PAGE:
Since 1871 Argentina has been governed by the same civil code, with only partial revisions. In 2012, 141 years later, Argentina is set to adopt a new civil code. One that, unlike the current one based on European law, will have ”an entirely South American vision.”
“This project is a paradigm change in our culture. Now we have the opportunity to have a code with a Latin American vision,” said the president of the Supreme Court, Ricardo Lorenzetti in a press statement.
When the draft bill was first presented on 27th March, President Cristina Fernández de Kirchner described it as “a qualitative leap.” Now, five months later, the Congress’ Bicameral Commission for the Updating and Unification of the Civil and Commercial Codes has 90 days to analyse the new draft code and issue a unified final version for voting.
The first round of debates began on 14th August as the group took a look at the reforms to marriage, divorce, and assisted fertilisation laws. A series of public hearings was held until 8th of September in Buenos Aires and will continue throughout September in other Argentine cities.
“This is establishing real equality, developing individual rights, raising a new concept of property, and strengthening legal certainty in our trade relations,” said Julio Alak, minister of justice and human rights, in the first public hearing.
Under the new code both civil and commercial laws will be brought together to form one legislative document. However, the most significant changes will take place in family law.
“It’s a great initiative to focus on changes to family law, it’s a cultural revolution,” says Leticia Kabusacki, a lawyer who has practiced family law in Buenos Aires since 1988.
The legislation governing divorce is to undergo the most significant changes and some of the most hotly debated. Currently the courts only grant divorce in two situations: when a couple has been separated for more than three years and both parties are willing to separate, or when a wrong has been committed against one of the parties in the marriage.
“There are certain grounds for divorce, like adultery, wilful abandonment, a serious injury, forcing your partner to commit a crime, and so on,” explains Kabusacki, “The problem is these people spend years in court trying to prove that one of these offences took place.”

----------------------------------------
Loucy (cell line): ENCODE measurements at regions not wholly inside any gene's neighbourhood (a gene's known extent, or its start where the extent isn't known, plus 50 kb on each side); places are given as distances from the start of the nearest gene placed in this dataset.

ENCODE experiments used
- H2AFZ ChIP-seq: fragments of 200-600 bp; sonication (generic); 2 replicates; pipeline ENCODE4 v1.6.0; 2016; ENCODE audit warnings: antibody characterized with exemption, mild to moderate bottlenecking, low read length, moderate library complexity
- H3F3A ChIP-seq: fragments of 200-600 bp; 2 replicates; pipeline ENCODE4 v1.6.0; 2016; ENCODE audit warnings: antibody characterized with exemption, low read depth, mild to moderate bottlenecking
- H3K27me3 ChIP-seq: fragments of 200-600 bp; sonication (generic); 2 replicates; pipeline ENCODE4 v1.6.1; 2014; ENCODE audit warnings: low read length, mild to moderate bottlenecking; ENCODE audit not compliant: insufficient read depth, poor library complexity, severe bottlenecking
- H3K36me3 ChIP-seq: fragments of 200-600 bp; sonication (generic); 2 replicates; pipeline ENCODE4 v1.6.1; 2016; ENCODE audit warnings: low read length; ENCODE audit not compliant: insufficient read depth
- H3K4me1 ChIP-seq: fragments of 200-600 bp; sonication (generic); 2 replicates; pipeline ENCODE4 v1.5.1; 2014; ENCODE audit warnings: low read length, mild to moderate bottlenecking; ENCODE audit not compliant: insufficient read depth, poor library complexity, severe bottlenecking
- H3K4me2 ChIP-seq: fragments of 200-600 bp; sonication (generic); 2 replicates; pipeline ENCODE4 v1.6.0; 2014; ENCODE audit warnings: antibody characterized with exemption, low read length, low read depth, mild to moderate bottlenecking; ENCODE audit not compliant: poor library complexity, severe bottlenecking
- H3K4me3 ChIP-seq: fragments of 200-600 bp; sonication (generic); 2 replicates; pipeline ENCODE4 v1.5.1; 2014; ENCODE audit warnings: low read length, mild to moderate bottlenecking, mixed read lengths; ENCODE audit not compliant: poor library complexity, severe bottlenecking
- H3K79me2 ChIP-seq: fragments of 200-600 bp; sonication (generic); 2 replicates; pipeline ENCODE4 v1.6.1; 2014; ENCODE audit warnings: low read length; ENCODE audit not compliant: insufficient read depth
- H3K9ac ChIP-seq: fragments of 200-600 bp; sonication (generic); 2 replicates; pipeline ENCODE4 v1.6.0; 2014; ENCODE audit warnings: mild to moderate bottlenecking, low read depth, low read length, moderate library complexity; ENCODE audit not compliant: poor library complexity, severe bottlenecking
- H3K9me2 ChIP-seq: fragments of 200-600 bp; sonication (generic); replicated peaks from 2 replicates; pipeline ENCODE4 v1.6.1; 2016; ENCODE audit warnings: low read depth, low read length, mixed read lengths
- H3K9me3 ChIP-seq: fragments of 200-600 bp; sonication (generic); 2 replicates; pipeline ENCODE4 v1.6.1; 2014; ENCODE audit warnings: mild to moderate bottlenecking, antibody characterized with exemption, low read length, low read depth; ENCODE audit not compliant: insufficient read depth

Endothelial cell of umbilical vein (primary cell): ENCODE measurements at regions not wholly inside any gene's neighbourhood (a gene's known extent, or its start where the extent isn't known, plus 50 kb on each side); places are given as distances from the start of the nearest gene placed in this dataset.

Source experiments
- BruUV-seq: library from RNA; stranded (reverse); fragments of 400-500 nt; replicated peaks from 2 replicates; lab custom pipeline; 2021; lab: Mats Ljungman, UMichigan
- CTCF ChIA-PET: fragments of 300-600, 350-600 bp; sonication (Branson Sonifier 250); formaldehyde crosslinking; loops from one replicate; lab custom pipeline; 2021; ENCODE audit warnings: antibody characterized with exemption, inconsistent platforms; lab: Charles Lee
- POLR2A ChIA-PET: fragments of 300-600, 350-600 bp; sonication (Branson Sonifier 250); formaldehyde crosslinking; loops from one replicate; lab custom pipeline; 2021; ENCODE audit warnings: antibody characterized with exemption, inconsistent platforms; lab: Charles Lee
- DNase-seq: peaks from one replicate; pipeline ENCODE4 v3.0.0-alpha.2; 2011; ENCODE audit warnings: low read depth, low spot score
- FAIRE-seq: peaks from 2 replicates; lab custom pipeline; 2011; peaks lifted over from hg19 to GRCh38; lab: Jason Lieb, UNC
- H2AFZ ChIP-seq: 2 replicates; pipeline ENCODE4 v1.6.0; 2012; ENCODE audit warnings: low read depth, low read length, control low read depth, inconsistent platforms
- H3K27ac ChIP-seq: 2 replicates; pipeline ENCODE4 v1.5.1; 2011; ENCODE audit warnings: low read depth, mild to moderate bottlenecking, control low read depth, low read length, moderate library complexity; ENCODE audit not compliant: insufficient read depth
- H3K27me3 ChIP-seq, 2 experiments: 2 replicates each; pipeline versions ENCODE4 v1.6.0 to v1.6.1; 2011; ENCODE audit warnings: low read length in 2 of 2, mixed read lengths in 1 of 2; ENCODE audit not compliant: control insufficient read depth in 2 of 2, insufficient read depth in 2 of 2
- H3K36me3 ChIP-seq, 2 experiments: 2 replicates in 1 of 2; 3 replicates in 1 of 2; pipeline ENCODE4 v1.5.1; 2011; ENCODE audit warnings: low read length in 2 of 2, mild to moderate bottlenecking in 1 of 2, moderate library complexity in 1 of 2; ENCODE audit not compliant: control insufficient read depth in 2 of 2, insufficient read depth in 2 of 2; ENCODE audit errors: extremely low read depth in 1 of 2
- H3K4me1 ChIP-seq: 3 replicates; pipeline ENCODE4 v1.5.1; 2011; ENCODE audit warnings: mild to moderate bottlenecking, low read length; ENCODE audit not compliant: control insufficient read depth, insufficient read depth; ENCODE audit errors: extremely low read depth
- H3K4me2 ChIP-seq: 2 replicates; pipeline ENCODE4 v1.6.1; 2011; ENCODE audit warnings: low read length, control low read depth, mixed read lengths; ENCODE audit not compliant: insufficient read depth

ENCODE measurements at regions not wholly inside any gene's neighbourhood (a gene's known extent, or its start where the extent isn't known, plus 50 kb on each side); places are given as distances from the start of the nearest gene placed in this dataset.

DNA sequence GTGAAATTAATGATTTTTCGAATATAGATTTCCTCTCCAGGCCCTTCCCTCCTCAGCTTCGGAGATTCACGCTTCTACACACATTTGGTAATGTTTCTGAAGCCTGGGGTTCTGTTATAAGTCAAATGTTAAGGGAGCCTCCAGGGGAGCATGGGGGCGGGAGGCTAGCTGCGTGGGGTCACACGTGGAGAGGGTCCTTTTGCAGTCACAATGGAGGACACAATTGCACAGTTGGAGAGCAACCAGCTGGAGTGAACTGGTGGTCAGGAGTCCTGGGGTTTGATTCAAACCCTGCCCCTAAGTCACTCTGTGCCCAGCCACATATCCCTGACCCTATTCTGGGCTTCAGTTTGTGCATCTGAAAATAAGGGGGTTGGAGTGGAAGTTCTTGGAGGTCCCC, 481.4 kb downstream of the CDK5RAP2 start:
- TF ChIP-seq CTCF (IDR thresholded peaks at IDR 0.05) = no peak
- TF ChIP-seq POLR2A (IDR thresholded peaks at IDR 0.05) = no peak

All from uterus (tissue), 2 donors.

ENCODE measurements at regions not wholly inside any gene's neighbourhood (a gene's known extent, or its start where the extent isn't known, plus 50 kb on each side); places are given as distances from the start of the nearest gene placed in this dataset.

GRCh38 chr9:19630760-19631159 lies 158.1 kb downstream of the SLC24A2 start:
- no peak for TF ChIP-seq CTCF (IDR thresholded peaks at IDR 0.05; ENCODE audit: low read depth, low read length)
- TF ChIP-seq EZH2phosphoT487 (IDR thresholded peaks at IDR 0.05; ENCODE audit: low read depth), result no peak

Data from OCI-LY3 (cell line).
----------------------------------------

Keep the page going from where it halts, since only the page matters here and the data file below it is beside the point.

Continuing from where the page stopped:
Under the proposed new law the divorce system will become voluntary. If a spouse wishes to get a divorce they can simply go to court and file for one, without the need to explain why they wish to divorce or to prove that any offence has taken place.
The financial repercussions of divorce are also set to change. Currently the system requires everything gained during marriage to be split in half. However with the new law, couples can now come forward with their own plan to determine how their assets will be divided. “If there is a financial imbalance between the spouses there has to be compensation. That’s new and that’s important,” says Kabusacki.
Finally, the decision over the custody of children will also change, moving away from a bias towards the mother to providing an equal opportunity to be given custody. Today, the mother is typically given custody with broad visitation rights granted to the father.
It is one of the more contentious adjustments, and Kabusacki says this is the only change that worries her. “[The current system] reflects what most families do,” said Kabusacki, “I’m not sure if it is going to be a good idea to try and reflect ‘pure equality’ in the law.”